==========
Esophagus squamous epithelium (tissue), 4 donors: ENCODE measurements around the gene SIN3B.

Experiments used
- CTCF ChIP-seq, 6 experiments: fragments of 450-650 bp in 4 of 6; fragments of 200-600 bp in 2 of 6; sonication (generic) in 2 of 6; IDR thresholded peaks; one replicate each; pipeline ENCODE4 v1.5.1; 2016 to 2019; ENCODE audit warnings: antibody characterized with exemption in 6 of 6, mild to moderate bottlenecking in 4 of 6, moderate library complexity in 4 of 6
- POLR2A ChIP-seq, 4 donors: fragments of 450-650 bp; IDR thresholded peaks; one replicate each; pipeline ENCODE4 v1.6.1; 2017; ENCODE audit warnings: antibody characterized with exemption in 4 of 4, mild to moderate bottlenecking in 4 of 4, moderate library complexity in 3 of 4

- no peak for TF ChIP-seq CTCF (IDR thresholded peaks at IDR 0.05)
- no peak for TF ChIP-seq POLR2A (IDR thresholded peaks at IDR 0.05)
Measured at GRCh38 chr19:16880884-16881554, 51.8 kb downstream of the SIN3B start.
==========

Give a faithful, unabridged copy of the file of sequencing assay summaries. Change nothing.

Esophagus squamous epithelium (tissue), 4 donors: ENCODE measurements around the gene SIN3B.

Experiments used
- CTCF ChIP-seq, 6 experiments: fragments of 450-650 bp in 4 of 6; fragments of 200-600 bp in 2 of 6; sonication (generic) in 2 of 6; IDR thresholded peaks; one replicate each; pipeline ENCODE4 v1.5.1; 2016 to 2019; ENCODE audit warnings: antibody characterized with exemption in 6 of 6, mild to moderate bottlenecking in 4 of 6, moderate library complexity in 4 of 6
- POLR2A ChIP-seq, 4 donors: fragments of 450-650 bp; IDR thresholded peaks; one replicate each; pipeline ENCODE4 v1.6.1; 2017; ENCODE audit warnings: antibody characterized with exemption in 4 of 4, mild to moderate bottlenecking in 4 of 4, moderate library complexity in 3 of 4

- no peak for TF ChIP-seq CTCF (IDR thresholded peaks at IDR 0.05)
- no peak for TF ChIP-seq POLR2A (IDR thresholded peaks at IDR 0.05)
Measured at GRCh38 chr19:16880884-16881554, 51.8 kb downstream of the SIN3B start.